More schools making full-day kindergarten happen

March 27, 2008 | Aaron Keating

This fall, the Washington Legislature compromised on a supplemental state budget that begins catching up to the needs of teachers and children in Washington State.

The budget continues a 10-year phase-in of full-day kindergarten, while giving teachers half a percent salary increase (on top of their annual cost-of-living-adjustment) to make up for pay increases suspended in years past.

Points to legislators for avoiding a potentially ugly “teachers vs. kids” scenario. Our teachers deserve more than that, and so do our kids. But 10 years is still too long time to wait for the proven benefits of full-day-kindergarten.

It looks like the Tacoma and Gig Harbor school districts feel the same way. They’ve chosen not to wait on the state, and instead to use a combination of state money and dollars diverted from other programs to pay for all-day kindergarten for every child.

According to the News Tribune:

Educators across the nation are hunting for and finding money to pay for as many full-day kindergarten classes as they can. They’re pinning dollars on the idea – and research – that full-day kindergarten might help erase the achievement gap between upper- and middle-class white students and their counterparts of color or poverty or both. They also say that a full-day start to school benefits kids of all races and economic situations.

Despite evidence that full-day kindergarten helps to enable the success of our children and families and enhance the state’s economic vitality, availability of full-day kindergarten in Washington is limited and funding remains inadequate.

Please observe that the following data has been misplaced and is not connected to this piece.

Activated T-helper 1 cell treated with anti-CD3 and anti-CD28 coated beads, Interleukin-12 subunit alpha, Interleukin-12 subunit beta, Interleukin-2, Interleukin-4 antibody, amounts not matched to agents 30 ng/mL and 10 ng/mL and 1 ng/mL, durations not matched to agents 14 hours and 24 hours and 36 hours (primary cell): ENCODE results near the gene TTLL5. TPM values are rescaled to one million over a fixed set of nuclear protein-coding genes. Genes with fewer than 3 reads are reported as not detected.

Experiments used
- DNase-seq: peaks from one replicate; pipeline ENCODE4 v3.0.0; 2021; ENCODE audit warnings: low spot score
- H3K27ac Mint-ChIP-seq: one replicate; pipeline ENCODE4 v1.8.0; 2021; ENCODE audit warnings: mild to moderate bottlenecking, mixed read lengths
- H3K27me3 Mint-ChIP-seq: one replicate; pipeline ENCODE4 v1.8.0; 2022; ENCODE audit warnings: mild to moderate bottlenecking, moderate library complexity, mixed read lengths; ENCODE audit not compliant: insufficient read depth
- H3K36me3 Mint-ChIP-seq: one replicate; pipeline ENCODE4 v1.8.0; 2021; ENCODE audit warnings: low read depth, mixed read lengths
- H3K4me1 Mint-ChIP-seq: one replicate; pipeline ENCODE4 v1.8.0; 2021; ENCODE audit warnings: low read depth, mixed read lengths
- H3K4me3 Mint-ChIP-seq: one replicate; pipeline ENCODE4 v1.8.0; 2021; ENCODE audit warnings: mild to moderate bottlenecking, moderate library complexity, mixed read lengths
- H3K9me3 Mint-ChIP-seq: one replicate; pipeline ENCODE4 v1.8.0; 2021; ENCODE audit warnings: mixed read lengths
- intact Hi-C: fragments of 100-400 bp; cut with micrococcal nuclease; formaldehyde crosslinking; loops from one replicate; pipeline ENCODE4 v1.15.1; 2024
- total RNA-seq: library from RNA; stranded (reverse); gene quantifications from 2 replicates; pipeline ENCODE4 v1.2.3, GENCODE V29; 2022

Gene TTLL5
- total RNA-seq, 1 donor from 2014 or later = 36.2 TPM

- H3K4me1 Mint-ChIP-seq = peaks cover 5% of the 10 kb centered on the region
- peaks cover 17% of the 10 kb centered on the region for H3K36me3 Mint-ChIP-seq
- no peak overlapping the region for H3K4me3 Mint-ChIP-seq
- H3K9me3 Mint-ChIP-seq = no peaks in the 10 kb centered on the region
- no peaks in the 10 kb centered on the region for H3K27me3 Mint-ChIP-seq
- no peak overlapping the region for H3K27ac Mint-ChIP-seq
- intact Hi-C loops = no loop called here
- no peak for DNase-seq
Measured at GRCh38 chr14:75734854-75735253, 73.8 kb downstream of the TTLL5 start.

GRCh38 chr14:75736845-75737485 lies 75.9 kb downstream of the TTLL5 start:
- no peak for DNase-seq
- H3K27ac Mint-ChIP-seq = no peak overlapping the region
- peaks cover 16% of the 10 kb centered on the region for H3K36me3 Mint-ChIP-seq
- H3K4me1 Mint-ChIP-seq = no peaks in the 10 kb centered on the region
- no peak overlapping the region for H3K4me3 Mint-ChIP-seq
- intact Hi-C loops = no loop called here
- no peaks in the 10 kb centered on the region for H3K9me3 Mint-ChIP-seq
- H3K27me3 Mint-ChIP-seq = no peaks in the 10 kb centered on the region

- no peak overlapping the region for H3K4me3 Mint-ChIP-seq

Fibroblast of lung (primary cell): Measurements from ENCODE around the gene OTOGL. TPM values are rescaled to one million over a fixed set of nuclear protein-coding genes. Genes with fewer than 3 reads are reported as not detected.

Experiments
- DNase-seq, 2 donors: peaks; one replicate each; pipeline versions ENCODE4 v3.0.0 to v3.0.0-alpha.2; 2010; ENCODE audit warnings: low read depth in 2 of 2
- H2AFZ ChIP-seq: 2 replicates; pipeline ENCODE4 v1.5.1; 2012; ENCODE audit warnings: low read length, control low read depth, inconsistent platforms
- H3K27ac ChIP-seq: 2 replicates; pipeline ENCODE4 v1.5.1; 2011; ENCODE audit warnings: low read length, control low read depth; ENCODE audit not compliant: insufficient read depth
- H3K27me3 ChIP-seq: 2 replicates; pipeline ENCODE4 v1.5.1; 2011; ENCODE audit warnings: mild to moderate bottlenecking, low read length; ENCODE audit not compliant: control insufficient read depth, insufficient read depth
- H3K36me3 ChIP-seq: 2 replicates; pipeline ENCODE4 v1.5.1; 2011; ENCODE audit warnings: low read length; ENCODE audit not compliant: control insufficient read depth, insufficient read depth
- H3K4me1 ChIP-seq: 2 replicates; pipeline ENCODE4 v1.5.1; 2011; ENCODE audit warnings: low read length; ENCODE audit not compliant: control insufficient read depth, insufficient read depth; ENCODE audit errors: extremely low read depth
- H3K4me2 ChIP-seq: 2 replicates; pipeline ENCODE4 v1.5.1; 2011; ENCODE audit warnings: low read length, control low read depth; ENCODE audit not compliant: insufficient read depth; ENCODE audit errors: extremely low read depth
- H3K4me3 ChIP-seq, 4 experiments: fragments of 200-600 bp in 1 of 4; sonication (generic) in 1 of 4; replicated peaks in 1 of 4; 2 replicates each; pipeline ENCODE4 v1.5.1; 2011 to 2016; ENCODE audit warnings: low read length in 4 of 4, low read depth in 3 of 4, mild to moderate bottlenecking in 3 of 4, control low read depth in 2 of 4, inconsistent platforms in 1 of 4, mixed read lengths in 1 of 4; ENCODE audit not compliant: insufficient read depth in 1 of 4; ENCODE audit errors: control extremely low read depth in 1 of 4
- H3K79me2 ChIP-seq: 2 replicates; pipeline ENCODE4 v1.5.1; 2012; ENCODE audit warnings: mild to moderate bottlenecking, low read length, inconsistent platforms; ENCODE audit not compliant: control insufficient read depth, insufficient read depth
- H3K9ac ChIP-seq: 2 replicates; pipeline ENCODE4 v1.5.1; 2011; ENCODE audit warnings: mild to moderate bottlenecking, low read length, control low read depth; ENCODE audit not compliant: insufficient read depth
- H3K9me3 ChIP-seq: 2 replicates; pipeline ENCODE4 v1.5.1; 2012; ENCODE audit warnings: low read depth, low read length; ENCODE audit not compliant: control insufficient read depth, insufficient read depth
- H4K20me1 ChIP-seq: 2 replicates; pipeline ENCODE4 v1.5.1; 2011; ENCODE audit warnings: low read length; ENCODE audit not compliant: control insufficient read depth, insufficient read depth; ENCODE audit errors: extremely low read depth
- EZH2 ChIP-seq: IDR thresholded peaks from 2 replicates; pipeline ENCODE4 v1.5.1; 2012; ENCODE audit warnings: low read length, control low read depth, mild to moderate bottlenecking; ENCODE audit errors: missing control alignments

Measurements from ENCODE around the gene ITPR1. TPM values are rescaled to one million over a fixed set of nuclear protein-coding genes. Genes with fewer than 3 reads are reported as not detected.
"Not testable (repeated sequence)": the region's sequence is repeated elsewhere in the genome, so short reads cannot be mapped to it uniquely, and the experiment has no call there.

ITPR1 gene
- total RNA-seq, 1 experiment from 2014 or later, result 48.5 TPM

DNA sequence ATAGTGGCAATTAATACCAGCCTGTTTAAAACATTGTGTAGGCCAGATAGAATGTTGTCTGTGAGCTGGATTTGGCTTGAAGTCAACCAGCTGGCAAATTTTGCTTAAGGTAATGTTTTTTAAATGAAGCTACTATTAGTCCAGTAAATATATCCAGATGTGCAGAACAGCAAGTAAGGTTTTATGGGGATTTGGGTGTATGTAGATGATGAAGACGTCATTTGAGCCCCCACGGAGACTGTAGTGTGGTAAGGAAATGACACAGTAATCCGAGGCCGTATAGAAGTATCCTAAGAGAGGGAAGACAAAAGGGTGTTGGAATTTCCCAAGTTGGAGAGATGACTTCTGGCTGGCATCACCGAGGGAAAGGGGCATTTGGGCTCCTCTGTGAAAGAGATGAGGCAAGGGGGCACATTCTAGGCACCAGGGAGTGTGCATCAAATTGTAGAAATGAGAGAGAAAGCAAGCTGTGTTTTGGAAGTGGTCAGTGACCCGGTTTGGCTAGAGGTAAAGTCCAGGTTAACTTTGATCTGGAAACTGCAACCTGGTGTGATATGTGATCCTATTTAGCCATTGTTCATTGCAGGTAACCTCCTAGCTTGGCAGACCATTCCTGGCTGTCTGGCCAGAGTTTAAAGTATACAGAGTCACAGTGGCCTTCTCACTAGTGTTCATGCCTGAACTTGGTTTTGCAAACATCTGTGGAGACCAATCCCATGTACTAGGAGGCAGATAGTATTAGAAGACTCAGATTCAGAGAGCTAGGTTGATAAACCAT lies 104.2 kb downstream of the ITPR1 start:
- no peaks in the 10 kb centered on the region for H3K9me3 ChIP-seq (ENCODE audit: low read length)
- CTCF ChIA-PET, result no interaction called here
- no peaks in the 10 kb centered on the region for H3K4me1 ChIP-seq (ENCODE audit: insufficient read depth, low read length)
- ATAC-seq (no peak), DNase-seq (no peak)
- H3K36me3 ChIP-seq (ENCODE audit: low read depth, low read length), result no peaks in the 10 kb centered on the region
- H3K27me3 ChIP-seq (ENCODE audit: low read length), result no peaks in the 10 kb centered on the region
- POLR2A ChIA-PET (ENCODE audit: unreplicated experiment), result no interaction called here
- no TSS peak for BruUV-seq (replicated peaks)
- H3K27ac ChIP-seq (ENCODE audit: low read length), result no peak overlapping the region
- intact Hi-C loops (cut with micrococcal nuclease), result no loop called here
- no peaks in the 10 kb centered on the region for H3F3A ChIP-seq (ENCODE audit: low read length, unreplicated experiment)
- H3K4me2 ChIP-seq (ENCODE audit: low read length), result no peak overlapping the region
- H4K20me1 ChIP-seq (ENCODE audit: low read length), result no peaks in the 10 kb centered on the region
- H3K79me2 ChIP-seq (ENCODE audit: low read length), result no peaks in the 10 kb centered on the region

All children deserve the best chance to succeed, and a quality education lays the foundation for a thriving society. Here’s hoping next year’s state budget brings “full-day K” to the other 80% of Washington’s kids.

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Posted in Early Learning, Education, Full-Day Kindergarten

Comments

  1. kindergartenwatch says:

    I agree with this post — the state of Washington needs to go further to support early childhood education.

    As a parent whose child lost out on a lottery for full-day kindergarten in the Lake Washington School District, my family is scrambling to find other solutions. I’m faced with telling my son that “Oh sorry, your neighborhood school doesn’t have a slot for you, too bad.” Some of his neighborhood friends lucked out and some didn’t — so much for building a sense of community and kinship. The future of our children shouldn’t depend on chance.

    Even when half-day programs are offered, there are often not enough private resources that offer quality solutions for the remainder of a half-day. On early dismissal days, the afternoon “half day” is less than two hours, barely enough time to get the little ones settled in.

    As shown in the Economic Opportunity Institute, Washington state has a long way to catch up with spending on early childhood education in many states. How will our next generation possibly be able to compete in a global economy if we don’t give them the best start possible?

  2. sarahk says:

    We must stop trading in childhood for budget lines and test scores! Children do not NEED Full Day Kindergarten. They need balance. Play is the work of children. Half Day Kindergarten needs to remain a choice. Studies show Half Day works. Please listen to what the experts have to say – The Alliance for Childhood, Race to Nowhere, The Finland Phenomenon… Take a stand… Protect the children, and preserve the rights of parents. – HalfDayKindergarten.Org

    • John Burbank says:

      Sarah, thanks for your comments. I would agree with you, if Washington (or the United States) had a good universal child care system, extensive family leave insurance and a robust middle class with few poorer and richer people. Barring that, full-day kindergarten is needed and appropriate, and it should involve play along the model of High Scope.

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